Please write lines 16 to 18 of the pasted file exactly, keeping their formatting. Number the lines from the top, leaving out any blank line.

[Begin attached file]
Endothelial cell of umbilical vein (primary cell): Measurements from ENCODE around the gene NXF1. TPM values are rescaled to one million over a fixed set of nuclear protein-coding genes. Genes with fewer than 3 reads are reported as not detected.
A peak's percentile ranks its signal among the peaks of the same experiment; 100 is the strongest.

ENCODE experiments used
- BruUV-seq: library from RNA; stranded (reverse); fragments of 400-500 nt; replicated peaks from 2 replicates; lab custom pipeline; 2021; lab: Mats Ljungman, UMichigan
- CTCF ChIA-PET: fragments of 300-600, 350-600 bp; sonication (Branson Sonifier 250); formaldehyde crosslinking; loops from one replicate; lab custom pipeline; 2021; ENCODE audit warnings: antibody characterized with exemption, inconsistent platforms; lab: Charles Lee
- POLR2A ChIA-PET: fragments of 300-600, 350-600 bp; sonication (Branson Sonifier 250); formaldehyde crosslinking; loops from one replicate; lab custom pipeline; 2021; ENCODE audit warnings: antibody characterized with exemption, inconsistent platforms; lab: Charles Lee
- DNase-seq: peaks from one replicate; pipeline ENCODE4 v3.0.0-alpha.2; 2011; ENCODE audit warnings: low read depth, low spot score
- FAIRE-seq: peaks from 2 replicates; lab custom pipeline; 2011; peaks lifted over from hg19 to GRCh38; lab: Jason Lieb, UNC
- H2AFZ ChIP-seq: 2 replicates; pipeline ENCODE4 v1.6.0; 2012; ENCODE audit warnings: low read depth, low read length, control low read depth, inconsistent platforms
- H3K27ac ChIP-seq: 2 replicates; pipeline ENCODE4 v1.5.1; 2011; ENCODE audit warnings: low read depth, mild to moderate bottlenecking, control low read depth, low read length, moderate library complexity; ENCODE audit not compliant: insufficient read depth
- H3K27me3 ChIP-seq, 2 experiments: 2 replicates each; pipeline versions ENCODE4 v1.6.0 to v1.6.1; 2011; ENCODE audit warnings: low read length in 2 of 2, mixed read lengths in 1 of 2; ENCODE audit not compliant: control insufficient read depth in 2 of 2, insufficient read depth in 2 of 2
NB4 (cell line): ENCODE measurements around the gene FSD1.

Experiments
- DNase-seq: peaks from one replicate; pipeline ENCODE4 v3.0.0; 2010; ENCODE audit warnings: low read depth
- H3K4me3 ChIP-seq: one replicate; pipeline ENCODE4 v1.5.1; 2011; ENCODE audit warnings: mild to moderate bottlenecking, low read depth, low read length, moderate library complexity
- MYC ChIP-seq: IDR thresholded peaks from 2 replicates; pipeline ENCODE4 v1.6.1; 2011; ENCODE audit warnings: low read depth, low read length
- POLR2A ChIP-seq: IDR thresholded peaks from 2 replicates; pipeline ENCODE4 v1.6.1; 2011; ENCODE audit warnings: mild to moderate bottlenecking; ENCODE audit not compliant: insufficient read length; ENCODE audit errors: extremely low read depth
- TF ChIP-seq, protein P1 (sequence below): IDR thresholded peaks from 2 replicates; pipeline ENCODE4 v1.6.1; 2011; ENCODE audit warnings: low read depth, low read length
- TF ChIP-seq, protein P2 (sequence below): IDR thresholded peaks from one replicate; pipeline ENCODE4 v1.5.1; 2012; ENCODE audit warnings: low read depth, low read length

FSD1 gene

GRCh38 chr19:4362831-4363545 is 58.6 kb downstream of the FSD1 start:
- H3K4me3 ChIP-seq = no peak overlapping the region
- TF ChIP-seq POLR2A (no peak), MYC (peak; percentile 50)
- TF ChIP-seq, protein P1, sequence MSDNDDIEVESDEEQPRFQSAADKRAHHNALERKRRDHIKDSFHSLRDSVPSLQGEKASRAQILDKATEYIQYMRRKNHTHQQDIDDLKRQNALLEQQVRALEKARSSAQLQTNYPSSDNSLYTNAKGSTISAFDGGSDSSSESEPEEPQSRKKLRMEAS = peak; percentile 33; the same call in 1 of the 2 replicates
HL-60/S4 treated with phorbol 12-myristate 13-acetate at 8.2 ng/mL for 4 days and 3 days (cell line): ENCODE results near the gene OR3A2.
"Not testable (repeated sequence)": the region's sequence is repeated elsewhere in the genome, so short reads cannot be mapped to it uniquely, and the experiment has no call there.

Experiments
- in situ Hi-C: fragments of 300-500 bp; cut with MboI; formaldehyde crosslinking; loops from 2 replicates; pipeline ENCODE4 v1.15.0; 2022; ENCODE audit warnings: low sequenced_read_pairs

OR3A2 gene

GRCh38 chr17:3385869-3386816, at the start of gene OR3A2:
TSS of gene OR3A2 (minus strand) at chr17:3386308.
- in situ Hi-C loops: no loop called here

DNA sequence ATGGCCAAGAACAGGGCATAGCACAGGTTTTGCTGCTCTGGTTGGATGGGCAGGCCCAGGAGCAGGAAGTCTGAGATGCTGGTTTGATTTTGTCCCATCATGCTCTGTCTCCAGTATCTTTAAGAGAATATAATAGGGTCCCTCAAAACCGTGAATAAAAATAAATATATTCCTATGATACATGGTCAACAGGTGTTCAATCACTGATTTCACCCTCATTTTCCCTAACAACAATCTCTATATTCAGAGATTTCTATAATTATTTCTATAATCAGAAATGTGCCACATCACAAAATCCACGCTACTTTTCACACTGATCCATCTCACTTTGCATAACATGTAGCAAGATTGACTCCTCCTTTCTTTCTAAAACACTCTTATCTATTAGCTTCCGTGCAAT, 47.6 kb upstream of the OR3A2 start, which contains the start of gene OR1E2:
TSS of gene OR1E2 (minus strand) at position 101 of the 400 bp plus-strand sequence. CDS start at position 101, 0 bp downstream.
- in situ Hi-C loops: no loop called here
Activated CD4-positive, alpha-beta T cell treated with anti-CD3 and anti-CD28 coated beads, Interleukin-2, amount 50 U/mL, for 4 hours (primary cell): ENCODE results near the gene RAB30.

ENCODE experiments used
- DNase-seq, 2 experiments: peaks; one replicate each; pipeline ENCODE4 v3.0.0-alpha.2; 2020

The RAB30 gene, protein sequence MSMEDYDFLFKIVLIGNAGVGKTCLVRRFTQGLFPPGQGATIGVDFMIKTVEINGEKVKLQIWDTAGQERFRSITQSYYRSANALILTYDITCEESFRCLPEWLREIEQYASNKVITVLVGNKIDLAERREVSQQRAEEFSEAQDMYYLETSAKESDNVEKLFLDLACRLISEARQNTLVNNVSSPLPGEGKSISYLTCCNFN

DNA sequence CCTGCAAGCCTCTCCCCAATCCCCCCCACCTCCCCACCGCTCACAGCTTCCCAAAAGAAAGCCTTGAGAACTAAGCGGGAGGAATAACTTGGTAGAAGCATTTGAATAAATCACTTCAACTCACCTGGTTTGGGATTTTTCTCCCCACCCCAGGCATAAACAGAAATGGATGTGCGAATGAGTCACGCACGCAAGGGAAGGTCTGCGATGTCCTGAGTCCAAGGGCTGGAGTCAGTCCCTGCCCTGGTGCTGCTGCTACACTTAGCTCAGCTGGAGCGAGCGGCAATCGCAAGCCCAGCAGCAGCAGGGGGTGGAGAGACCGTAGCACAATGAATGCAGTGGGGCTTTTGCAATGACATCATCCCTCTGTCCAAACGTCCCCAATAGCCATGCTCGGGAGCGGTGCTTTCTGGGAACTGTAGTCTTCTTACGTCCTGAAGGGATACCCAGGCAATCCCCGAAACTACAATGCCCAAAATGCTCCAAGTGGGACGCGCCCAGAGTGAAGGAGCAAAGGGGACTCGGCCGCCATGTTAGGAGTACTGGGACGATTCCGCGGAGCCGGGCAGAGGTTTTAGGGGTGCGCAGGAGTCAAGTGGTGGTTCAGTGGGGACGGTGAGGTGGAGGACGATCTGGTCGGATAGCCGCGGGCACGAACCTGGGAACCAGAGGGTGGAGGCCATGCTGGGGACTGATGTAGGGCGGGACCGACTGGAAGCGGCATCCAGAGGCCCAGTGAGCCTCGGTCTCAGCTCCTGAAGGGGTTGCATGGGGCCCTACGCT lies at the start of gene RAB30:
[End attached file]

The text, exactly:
- MYC ChIP-seq: IDR thresholded peaks from 2 replicates; pipeline ENCODE4 v1.6.1; 2011; ENCODE audit warnings: low read depth, low read length
- POLR2A ChIP-seq: IDR thresholded peaks from 2 replicates; pipeline ENCODE4 v1.6.1; 2011; ENCODE audit warnings: mild to moderate bottlenecking; ENCODE audit not compliant: insufficient read length; ENCODE audit errors: extremely low read depth
- TF ChIP-seq, protein P1 (sequence below): IDR thresholded peaks from 2 replicates; pipeline ENCODE4 v1.6.1; 2011; ENCODE audit warnings: low read depth, low read length